Part I: Diamond in the Rough
Journalist and author Neil Behrmann’s impassioned tribute to his late friend Jack Lunzer whose adventures in the diamond industry thrill like a Sunday Times bestseller.
Jack Lunzer’s larger than life character and shrewd business mind helped him battle with diamond giant De Beers, negotiate with African dictators and lobby the Reagan and Soviet Administrations. Here, in his own words, Behrmann takes us on a journey of Lunzer’s exceptional life and career.
Let me tell you about my dear friend Jack Lunzer, a merchant, adventurer and diamond dealer.
Jack was an expansive, jovial raconteur and initially a brilliant source for stories about the gem and industrial diamond market. As time unfolded, our friendship grew.
Over the years I would visit him at Fairport, his beautiful home which overlooks Hampstead Heath in north London. Sitting in his study, surrounded by undulating green fields and woods, he would offer me a glass of Chivas Regal and coffee, and we would talk.
Jack – a tall, large man with a shock of thick, white hair – in his 70s and early 80s was still very active in the business. Despite his imposing physical appearance he was quietly unassuming. He modestly glossed over his impact on the global diamond market while regaling how he drank pink champagne with Mobutu Seso Seko, the former President of Zaire (now Congo) in his Gbadolite Palace.
Jack, of course, was uncomfortable with African dictator corruption, but there were amusing moments. Mobutu once told him that the Ashkenazi and Sephardi Jewish communities were quarrelling over land for a synagogue in Kinshasa, Zaire’s capital. Speaking French with an African accent, he impersonated Mobutu asking: “They’re from the same tribe, why are they fighting?”
End of the cartel
I first met Jack, a fiercely independent trader, in the early 1980s. He was then taking on the powerful diamond cartel De Beers and managed to prise away the diamond dealing agency of Zaire, one of Africa’s leading diamond producers. At the time, De Beers controlled more than four-fifths of the global rough diamond market – worth billions of dollars – and supported gem prices with a monopoly of producers.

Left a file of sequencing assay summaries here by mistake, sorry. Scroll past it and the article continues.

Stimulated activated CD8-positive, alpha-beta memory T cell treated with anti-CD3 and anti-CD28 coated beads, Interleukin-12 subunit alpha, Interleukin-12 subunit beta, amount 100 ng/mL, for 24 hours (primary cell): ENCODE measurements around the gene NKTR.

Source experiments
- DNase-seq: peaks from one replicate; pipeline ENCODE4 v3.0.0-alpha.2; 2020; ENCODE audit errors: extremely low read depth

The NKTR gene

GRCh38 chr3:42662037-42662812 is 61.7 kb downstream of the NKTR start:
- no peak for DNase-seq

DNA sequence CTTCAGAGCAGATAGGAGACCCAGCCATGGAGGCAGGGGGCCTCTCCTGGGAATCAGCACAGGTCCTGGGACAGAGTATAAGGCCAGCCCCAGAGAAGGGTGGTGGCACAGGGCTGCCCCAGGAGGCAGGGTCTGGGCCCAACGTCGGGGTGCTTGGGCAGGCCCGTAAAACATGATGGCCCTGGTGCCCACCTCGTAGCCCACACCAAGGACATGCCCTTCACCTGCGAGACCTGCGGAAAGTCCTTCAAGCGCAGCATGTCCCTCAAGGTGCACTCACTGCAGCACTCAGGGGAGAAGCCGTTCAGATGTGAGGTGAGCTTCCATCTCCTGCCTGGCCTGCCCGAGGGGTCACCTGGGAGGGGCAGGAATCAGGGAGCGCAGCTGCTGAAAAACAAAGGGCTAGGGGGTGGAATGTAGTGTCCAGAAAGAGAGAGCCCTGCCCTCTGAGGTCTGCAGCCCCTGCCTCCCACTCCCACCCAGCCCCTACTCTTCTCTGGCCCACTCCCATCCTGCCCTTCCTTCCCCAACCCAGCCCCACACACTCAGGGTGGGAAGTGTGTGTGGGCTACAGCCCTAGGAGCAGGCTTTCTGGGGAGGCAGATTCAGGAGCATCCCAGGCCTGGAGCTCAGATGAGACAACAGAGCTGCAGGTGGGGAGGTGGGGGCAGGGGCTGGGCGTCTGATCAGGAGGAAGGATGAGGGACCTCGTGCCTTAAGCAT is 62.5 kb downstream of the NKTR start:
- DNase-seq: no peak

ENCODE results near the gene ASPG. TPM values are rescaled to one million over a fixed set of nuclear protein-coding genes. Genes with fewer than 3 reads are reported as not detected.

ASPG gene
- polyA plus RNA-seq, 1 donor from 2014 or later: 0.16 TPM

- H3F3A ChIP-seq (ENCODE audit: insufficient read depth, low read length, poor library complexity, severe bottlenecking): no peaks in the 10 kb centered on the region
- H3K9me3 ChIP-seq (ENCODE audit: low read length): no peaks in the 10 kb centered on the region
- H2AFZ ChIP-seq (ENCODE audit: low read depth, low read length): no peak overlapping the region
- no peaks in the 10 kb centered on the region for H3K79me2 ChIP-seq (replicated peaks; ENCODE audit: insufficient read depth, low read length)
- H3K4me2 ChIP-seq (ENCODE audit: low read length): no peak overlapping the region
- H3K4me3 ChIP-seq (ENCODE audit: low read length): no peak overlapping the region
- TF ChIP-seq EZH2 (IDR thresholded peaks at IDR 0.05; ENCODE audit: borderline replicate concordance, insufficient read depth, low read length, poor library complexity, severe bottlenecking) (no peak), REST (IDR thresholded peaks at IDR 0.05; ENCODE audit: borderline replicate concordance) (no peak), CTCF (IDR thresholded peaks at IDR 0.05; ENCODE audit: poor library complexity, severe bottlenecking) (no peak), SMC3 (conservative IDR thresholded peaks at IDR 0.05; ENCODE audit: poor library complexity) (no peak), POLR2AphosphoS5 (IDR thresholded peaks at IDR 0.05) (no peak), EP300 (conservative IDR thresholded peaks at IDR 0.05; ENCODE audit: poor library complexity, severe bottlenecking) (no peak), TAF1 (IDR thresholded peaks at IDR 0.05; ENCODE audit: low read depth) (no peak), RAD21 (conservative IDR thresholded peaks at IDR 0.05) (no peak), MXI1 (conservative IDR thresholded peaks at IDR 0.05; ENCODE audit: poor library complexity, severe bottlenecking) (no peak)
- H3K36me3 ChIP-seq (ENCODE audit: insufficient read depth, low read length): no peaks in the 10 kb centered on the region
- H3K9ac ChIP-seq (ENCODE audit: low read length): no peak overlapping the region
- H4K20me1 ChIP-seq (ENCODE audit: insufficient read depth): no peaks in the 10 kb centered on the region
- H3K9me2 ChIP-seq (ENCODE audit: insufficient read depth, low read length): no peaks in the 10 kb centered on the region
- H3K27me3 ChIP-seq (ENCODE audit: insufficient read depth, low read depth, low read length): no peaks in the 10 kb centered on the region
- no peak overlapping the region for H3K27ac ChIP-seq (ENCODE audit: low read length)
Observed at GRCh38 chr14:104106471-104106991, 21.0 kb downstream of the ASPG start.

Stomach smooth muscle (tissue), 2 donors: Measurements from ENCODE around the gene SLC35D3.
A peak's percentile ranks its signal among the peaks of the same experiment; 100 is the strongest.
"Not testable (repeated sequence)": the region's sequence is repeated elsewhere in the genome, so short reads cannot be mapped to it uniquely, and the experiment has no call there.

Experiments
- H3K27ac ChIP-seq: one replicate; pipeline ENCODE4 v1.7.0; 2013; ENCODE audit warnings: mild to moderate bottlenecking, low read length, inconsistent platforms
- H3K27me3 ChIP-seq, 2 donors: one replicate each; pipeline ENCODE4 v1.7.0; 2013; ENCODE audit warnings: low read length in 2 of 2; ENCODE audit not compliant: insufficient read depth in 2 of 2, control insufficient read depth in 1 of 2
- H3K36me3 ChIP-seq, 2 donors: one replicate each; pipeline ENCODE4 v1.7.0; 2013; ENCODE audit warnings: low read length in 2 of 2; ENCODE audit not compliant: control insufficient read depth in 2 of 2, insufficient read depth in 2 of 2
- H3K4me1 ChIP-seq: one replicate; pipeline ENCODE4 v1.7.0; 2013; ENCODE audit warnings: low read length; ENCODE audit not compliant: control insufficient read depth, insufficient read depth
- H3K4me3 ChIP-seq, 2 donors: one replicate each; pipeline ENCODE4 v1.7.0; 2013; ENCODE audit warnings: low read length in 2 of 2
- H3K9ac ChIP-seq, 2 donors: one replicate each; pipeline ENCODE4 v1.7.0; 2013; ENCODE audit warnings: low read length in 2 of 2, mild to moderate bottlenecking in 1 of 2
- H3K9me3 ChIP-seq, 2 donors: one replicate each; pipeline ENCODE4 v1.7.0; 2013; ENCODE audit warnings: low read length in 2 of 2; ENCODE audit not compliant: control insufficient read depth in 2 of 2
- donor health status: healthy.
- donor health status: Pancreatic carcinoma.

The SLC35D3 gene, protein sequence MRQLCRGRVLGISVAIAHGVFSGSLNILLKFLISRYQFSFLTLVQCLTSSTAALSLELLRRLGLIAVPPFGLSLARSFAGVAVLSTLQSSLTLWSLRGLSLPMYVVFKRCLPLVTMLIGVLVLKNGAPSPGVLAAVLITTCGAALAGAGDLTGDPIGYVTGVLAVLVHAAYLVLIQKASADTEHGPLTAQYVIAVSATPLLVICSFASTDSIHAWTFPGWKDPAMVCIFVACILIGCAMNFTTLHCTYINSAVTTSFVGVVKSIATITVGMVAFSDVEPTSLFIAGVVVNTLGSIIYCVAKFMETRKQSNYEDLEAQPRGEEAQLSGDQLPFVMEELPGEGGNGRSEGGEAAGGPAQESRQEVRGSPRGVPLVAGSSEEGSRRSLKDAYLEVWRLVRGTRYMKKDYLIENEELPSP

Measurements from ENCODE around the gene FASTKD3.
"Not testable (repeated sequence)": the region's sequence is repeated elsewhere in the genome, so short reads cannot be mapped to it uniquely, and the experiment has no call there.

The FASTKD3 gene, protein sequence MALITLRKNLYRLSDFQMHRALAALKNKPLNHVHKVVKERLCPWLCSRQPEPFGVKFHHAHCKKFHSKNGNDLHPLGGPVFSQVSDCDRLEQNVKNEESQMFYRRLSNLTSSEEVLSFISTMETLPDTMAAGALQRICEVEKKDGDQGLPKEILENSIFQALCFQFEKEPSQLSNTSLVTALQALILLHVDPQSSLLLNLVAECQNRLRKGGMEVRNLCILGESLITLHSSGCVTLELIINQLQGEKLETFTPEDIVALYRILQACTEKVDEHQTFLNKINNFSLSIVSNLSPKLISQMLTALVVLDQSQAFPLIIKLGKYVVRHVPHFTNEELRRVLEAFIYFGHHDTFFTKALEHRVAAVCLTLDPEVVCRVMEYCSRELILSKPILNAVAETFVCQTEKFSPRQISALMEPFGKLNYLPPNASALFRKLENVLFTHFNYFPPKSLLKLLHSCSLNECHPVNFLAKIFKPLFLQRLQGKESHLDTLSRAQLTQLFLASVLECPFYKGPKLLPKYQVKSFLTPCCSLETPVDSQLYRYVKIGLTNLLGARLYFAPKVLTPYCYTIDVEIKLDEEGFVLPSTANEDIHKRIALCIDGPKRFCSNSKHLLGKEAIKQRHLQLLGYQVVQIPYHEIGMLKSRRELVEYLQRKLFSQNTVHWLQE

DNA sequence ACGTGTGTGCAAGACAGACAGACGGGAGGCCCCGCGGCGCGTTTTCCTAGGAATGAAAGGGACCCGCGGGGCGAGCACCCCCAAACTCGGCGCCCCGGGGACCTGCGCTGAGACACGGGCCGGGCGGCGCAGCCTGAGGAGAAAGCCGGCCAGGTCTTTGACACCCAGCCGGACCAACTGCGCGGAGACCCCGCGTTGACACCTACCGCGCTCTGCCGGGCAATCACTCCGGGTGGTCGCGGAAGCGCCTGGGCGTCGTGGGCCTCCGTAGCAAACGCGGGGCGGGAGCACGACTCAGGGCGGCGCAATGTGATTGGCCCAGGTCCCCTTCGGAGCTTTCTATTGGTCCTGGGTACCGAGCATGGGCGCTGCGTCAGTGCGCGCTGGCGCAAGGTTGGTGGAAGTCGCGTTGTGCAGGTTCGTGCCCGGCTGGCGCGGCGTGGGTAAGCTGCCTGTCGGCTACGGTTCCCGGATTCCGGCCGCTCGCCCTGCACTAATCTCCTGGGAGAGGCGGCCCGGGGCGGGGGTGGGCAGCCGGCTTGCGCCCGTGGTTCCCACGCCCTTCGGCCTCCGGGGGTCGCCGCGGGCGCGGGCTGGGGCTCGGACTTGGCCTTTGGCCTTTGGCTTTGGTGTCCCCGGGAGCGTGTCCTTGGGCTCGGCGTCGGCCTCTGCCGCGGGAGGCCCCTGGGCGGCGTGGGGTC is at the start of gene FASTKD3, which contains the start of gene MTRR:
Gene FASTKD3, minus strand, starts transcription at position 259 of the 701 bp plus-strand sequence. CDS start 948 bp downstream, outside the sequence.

Jack persuaded Zaire to dump the cartel. He and two other independent dealers then obtained Zaire’s sales agency and sold large quantities of gems and industrial diamonds from Zaire’s Miba mine. The global diamond mining, dealing and jewellery communities were stunned.
A few years later, De Beers persuaded Zaire to re-enter its fold. Despite that, Jack’s pioneering efforts were already taking hold. Jack encouraged miners from Africa, Russia and Australia to value and sell part of their production independently – this would help them receive the best prices for their diamonds.
Meanwhile, cracks in the cartel widened. With a much smaller share of the market, De Beers had to stop supporting prices and compete with other producers in selling gems to dealers around the world. De Beers is still a flourishing business, but it now controls less than 40 percent of the market.
Remarkably, Jack remained on good terms with De Beers’ then chairman Harry Oppenheimer and legal director Tim Capon who would giggle about Jack’s chutzpah and exploits. But that was Jack, even his rivals revered him! His wit and charm won over African leaders and dictators from Siaka Stevens of Sierra Leone to Ahmed Sékou Touré, President of Guinea.